Please use this identifier to cite or link to this item: http://ahro.austin.org.au/austinjspui/handle/1/20669
Title: Taking the challenge: A protocolized approach to optimize Pneumocystis pneumonia prophylaxis in renal transplant recipients.
Authors: Urbancic, Karen F;Ierino, Francesco L;Phillips, E;Mount, Peter F;Mahony, Andrew A;Trubiano, Jason A
Affiliation: Pharmacy Department, Austin Health, Heidelberg, Victoria, Australia
National Centre for Infections in Cancer, National Health and Medical Research Council Centre of Research Excellence, Peter MacCallum Cancer Centre, Department of Oncology, University of Melbourne, Parkville, VIC, Australia
Department of Medicine, University of Melbourne, Parkville, VIC, Australia
Department of Nephrology, Austin Health, Heidelberg, Victoria, Australia
Nephrology Department, St Vincent's Hospital, Melbourne, VIC, Australia
Department of Infectious Diseases, Austin Health, Heidelberg, Victoria, Australia
Infectious Diseases Department, Vanderbilt University Medical Center, Nashville, TN, USA
Issue Date: Feb-2018
EDate: 2017-10-03
Citation: American journal of transplantation : official journal of the American Society of Transplantation and the American Society of Transplant Surgeons 2018; 18(2): 462-466
Abstract: While trimethoprim-sulfamethoxazole is considered first-line therapy for Pneumocystis pneumonia prevention in renal transplant recipients, reported adverse drug reactions may limit use and increase reliance on costly and less effective alternatives, often aerosolized pentamidine. We report our experience implementing a protocolized approach to trimethoprim-sulfamethoxazole adverse drug reaction assessment and rechallenge to optimize prophylaxis in this patient cohort. We retrospectively reviewed 119 patients receiving Pneumocystis pneumonia prophylaxis prior to and after protocol implementation. Forty-two patients (35%) had 48 trimethoprim-sulfamethoxazole adverse drug reactions documented either at baseline or during the prophylaxis period, of which 83% were non-immune-mediated and 17% were immune-mediated. Significantly more patients underwent trimethoprim-sulfamethoxazole rechallenge after protocol implementation (4/22 vs 23/27; P = .0001), with no recurrence of adverse drug reactions in 74%. In those who experienced a new or recurrent reaction (26%), all were mild and self-limiting with only 1 recurrence of an immune-mediated reaction. After protocol implementation, aerosolized pentamidine-associated costs were reduced. The introduction of a standard approach to trimethoprim-sulfamethoxazole rechallenge in the context of both prior immune and non-immune-mediated reactions was safe and successful in improving the uptake of first-line Pneumocystis pneumonia prophylaxis in renal transplant recipients.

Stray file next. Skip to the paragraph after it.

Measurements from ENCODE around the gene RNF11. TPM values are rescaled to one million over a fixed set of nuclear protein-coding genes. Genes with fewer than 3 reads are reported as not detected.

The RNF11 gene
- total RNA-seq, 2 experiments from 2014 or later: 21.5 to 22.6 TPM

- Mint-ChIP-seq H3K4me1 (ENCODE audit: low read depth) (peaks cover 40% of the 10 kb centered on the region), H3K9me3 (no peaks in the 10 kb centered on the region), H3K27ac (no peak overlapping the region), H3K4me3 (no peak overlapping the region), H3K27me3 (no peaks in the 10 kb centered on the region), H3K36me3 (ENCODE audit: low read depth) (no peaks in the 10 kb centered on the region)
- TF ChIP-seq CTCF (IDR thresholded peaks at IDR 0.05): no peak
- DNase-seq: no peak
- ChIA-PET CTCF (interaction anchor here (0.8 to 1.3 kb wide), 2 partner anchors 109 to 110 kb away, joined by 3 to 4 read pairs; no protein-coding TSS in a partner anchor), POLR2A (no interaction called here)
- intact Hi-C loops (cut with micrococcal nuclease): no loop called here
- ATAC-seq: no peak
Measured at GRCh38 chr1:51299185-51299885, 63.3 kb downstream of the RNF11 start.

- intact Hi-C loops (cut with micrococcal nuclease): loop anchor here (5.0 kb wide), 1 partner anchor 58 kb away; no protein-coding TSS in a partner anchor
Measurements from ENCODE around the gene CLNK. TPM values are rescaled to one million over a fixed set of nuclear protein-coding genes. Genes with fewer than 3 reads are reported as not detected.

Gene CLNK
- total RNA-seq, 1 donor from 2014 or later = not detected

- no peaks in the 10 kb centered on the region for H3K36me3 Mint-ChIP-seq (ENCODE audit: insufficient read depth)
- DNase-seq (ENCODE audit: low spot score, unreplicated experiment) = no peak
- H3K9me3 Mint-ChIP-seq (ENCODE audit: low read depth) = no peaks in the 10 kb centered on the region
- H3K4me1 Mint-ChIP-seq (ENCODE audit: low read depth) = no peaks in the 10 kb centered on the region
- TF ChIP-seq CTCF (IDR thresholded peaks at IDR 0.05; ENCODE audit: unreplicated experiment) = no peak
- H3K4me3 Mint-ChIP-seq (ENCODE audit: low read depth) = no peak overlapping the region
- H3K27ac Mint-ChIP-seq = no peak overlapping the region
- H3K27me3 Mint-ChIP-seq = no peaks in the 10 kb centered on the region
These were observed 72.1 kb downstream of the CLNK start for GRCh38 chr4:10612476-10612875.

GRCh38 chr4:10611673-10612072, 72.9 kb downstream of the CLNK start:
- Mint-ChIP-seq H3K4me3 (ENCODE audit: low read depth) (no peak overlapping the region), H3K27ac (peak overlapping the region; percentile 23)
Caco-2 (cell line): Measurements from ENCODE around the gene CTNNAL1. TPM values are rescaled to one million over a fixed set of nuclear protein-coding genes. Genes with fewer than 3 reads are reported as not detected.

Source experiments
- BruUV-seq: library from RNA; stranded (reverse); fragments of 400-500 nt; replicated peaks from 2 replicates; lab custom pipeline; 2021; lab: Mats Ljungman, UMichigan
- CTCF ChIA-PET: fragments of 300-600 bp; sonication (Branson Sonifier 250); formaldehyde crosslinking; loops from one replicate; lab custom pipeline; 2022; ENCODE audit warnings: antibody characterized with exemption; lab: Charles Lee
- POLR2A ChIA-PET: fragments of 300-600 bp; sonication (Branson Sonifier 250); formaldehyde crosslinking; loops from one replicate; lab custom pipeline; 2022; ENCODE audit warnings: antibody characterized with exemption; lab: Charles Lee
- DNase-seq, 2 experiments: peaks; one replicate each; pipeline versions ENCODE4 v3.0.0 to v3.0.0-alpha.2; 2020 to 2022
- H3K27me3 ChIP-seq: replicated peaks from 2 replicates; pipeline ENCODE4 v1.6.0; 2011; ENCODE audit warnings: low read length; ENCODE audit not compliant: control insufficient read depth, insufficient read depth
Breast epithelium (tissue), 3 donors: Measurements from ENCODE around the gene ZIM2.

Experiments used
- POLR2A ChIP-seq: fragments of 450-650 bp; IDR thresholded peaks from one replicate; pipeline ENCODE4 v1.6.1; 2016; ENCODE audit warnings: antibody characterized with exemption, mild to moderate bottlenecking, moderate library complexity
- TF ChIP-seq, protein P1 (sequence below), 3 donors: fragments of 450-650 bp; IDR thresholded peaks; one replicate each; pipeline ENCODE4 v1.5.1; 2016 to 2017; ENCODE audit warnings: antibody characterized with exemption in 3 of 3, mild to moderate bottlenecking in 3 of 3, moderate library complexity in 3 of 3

URI: http://ahro.austin.org.au/austinjspui/handle/1/20669
DOI: 10.1111/ajt.14498
ORCID: 0000-0002-9275-578X
0000-0001-7637-3661
PubMed URL: 28898546
Type: Journal Article
Research Support, Non-U.S. Gov't
Subjects: allergy
antibiotic prophylaxis
clinical research/practice
desensitization
drug toxicity
infectious disease
kidney transplantation/nephrology
kidney transplantation: living donor
Appears in Collections:Journal articles

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